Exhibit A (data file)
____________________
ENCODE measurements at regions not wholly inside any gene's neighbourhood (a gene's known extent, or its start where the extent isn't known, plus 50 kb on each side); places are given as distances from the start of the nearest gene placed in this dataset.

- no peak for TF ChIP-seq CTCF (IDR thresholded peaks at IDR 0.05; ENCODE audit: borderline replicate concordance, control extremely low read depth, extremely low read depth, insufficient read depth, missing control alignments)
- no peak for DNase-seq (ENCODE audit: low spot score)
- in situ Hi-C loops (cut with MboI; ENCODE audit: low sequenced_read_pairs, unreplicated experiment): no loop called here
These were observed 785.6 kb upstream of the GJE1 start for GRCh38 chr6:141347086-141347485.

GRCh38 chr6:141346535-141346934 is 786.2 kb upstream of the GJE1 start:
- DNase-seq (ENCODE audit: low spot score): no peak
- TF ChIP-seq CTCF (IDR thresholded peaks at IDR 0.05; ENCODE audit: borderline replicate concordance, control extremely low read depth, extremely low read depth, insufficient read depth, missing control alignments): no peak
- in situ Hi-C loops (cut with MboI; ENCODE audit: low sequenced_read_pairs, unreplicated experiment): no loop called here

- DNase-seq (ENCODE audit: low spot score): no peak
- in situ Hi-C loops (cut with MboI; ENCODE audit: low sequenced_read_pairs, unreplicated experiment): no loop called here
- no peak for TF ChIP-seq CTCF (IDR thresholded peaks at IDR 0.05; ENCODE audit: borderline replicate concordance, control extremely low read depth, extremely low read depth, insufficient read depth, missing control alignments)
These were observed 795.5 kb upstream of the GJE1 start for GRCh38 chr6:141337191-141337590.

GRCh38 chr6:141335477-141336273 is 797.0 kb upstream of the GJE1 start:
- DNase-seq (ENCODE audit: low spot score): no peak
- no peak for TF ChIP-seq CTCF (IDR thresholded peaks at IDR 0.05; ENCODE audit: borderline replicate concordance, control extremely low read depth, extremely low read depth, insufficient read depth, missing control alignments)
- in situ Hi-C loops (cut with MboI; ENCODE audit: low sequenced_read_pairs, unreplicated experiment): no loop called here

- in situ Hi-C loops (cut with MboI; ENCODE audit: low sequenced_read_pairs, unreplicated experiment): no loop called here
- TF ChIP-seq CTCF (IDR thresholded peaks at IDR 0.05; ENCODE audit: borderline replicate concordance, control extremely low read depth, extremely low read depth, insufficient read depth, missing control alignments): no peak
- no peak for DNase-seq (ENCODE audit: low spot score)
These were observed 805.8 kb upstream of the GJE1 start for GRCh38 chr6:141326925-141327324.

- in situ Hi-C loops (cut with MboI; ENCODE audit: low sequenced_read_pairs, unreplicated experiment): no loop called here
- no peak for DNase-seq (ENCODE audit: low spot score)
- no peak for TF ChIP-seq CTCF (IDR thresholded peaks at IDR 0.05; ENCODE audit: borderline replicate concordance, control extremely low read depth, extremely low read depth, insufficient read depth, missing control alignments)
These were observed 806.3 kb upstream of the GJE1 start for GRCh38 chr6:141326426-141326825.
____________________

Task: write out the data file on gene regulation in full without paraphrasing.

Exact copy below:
ENCODE measurements at regions not wholly inside any gene's neighbourhood (a gene's known extent, or its start where the extent isn't known, plus 50 kb on each side); places are given as distances from the start of the nearest gene placed in this dataset.

- no peak for TF ChIP-seq CTCF (IDR thresholded peaks at IDR 0.05; ENCODE audit: borderline replicate concordance, control extremely low read depth, extremely low read depth, insufficient read depth, missing control alignments)
- no peak for DNase-seq (ENCODE audit: low spot score)
- in situ Hi-C loops (cut with MboI; ENCODE audit: low sequenced_read_pairs, unreplicated experiment): no loop called here
These were observed 785.6 kb upstream of the GJE1 start for GRCh38 chr6:141347086-141347485.

GRCh38 chr6:141346535-141346934 is 786.2 kb upstream of the GJE1 start:
- DNase-seq (ENCODE audit: low spot score): no peak
- TF ChIP-seq CTCF (IDR thresholded peaks at IDR 0.05; ENCODE audit: borderline replicate concordance, control extremely low read depth, extremely low read depth, insufficient read depth, missing control alignments): no peak
- in situ Hi-C loops (cut with MboI; ENCODE audit: low sequenced_read_pairs, unreplicated experiment): no loop called here

- DNase-seq (ENCODE audit: low spot score): no peak
- in situ Hi-C loops (cut with MboI; ENCODE audit: low sequenced_read_pairs, unreplicated experiment): no loop called here
- no peak for TF ChIP-seq CTCF (IDR thresholded peaks at IDR 0.05; ENCODE audit: borderline replicate concordance, control extremely low read depth, extremely low read depth, insufficient read depth, missing control alignments)
These were observed 795.5 kb upstream of the GJE1 start for GRCh38 chr6:141337191-141337590.

GRCh38 chr6:141335477-141336273 is 797.0 kb upstream of the GJE1 start:
- DNase-seq (ENCODE audit: low spot score): no peak
- no peak for TF ChIP-seq CTCF (IDR thresholded peaks at IDR 0.05; ENCODE audit: borderline replicate concordance, control extremely low read depth, extremely low read depth, insufficient read depth, missing control alignments)
- in situ Hi-C loops (cut with MboI; ENCODE audit: low sequenced_read_pairs, unreplicated experiment): no loop called here

- in situ Hi-C loops (cut with MboI; ENCODE audit: low sequenced_read_pairs, unreplicated experiment): no loop called here
- TF ChIP-seq CTCF (IDR thresholded peaks at IDR 0.05; ENCODE audit: borderline replicate concordance, control extremely low read depth, extremely low read depth, insufficient read depth, missing control alignments): no peak
- no peak for DNase-seq (ENCODE audit: low spot score)
These were observed 805.8 kb upstream of the GJE1 start for GRCh38 chr6:141326925-141327324.

- in situ Hi-C loops (cut with MboI; ENCODE audit: low sequenced_read_pairs, unreplicated experiment): no loop called here
- no peak for DNase-seq (ENCODE audit: low spot score)
- no peak for TF ChIP-seq CTCF (IDR thresholded peaks at IDR 0.05; ENCODE audit: borderline replicate concordance, control extremely low read depth, extremely low read depth, insufficient read depth, missing control alignments)
These were observed 806.3 kb upstream of the GJE1 start for GRCh38 chr6:141326426-141326825.